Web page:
being aware of their evaluation theory.

In short, you may wish to pick one model as being of most
importance in your theory of evaluation. On the other hand, I my
theory of evaluation is a needs based or contingency theory of
evaluation. (By the way, I am probably most strongly influenced by
Will Shadishs evaluation writings.) In short, I like to select the model
that best fits the specific needs or situational characteristics of the
program evaluation I am conducting. Payne makes some similar
points in the last section of the chapter in the section titled
Metaphor Selection: In Praise of Eclecticism.

Now I will make some comments about each of the four approaches
to evaluation discussed by David Payne. I will also add some thoughts
not included by Payne.

1. Management Models

The basic idea of the management approach is that the evaluators
job is to provide information to management to help them in making
decisions about programs, products, etc. The evaluators job is to
serve managers (or whoever the key decision makers are).

One very popular management model used today is Michael Pattons
Utilization Focused Evaluation. (Note that Pattons model is not
discussed in Paynes chapter. You may want to examine the appendix
of RFL for pages where Pattons model is briefly discussed.) Basically,
Patton wants evaluators to provide information to primary intended
users, and not to even conduct an evaluation if it has little or no
potential for utilization. He wants evaluators to facilitate use as much
as possible. Pattons motto is to focus on intended use by intended
users. He recommends that evaluators work closely with primary
intended users so that their needs will be met. This requires focusing
on stakeholders key questions, issues, and intended uses. It also
requires involving intended users in the interpretation of the
findings, and then disseminating those findings so that they can be
used. One should also follow up on actual use. It is helpful to develop
a utilization plan and to outline what the evaluator and primary users
must do to result in the use of the evaluation findings. Ultimately,
evaluations should, according to Patton, be judged by their utility
and actual use. Pattons approach is discussed in detail in the
following book:

Patton, M.Q. (1997). Utilization-focused evaluation: The new
century text. Thousand Oaks, CA: Sage.

The first edition of Pattons Utilization-focused evaluation book was
published in 1978.

Another current giant in evaluation that fits into the management
oriented evaluation camp is Joseph Wholey, but I will not outline his
theory here (see, for example his 1979 book titled Evaluation:
Promise and Performance, or his 1983 book titled Evaluation and
Effective Public Management, or his edited 1994 book titled
Handbook of Practical Program Evaluation.).

Now I will make a few comments on the only management model
discussed by Payne (i.e., the CIPP Model).

Daniel Stufflebeams CIPP Model has been around for many years
(e.g., see Stufflebeam, et al. 1971), and it has been very popular in

The CIPP Model is a simple systems model applied to program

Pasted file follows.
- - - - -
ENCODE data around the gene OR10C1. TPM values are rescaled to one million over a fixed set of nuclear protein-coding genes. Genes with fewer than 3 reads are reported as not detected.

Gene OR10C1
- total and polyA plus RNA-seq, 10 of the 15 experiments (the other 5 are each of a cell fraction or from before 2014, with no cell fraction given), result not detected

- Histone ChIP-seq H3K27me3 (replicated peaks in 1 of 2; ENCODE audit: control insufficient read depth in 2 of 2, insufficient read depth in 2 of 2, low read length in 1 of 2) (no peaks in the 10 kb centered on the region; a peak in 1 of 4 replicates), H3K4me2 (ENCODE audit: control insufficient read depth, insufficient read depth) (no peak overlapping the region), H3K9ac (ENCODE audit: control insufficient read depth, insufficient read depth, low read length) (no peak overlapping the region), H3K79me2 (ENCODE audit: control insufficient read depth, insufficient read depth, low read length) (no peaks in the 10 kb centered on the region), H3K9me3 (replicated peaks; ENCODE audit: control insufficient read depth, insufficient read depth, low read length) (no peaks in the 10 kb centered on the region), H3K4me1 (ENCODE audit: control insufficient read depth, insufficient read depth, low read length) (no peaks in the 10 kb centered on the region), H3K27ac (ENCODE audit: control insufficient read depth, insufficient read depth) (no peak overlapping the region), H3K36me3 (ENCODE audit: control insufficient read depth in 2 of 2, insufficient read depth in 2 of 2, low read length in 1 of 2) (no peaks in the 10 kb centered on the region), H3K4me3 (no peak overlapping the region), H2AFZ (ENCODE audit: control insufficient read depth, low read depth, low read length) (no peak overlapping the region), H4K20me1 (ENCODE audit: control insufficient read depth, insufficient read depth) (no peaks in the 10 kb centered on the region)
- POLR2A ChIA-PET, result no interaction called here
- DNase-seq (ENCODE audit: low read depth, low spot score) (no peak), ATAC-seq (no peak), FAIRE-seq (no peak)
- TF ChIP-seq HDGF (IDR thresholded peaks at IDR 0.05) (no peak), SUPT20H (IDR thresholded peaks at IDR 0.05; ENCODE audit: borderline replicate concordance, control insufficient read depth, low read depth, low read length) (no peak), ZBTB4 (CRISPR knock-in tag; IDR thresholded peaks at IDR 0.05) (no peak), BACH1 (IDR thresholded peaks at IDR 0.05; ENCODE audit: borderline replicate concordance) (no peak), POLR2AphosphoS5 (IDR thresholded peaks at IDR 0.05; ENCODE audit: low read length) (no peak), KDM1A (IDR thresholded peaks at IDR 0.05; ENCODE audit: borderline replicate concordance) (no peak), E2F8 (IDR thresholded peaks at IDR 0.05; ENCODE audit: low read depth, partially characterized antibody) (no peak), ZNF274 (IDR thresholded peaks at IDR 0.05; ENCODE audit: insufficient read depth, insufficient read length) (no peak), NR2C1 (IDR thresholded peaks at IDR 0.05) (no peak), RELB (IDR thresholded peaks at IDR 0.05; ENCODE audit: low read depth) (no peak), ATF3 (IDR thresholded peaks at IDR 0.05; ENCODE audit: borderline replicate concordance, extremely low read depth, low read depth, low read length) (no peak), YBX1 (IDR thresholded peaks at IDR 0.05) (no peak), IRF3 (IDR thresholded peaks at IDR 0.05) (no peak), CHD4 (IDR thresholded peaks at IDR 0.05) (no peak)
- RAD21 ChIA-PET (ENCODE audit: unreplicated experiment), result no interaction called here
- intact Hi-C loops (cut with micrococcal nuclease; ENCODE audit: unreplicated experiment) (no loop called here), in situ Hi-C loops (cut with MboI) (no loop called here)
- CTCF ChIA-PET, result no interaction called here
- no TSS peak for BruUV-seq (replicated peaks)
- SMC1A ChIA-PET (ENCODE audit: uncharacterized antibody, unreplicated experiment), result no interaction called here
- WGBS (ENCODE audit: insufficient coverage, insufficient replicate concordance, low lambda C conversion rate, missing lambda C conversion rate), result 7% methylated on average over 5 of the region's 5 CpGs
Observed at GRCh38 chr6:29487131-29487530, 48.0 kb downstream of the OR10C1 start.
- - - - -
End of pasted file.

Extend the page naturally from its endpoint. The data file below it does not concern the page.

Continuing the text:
evaluation. A basic open system includes input, process, and output.
Stufflebeam added context, included input and process, and
relabeled output with the term product. Hence, CIPP stands for
context evaluation, input evaluation, process evaluation, and
product evaluation. These types are typically viewed as separate
forms of evaluation, but they can also be viewed as steps or stages in
a comprehensive evaluation.

Context evaluation includes examining and describing the context of
the program you are evaluating, conducting a needs and goals
assessment, determining the objectives of the program, and
determining whether the proposed objectives will be sufficiently
responsive to the identified needs. It helps in making program
planning decisions.

Input evaluation includes activities such as a description of the
program inputs and resources, a comparison of how the program
might perform compared to other programs, a prospective
benefit/cost assessment (i.e., decide whether you think the benefits
will outweigh the costs of the program, before the program is
actually implemented), an evaluation of the proposed design of the
program, and an examination of what alternative strategies and
procedures for the program should be considered and
recommended. In short, this type of evaluation examines what the
program plans on doing. It helps in making program structuring

Process evaluation includes examining how a program is being
implemented, monitoring how the program is performing, auditing
the program to make sure it is following required legal and ethical
guidelines, and identifying defects in the procedural design or in the
implementation of the program. It is here that evaluators provide
information about what is actually occurring in the program.
Evaluators typically provide this kind of feedback to program
personnel because it can be helpful in making formative evaluation
decisions (i.e., decisions about how to modify or improve the
program). In general, process evaluation helps in making
implementing decisions.

Product evaluation includes determining and examining the general
and specific outcomes of the program (i.e., which requires using
impact or outcome assessment techniques), measuring anticipated
outcomes, attempting to identify unanticipated outcomes, assessing
the merit of the program, conducting a retrospective benefit/cost
assessment (to establish the actual worth or value of the program),
and/or conducting a cost effectiveness assessment (to determine if
the program is cost effective compared to other similar programs).
Product evaluation is very helpful in making summative evaluation
decisions (e.g., What is the merit and worth of the program? Should
the program be continued?)

(By the way, formative evaluation is conducted for the purpose of
improving an evaluation object (evaluand) and summative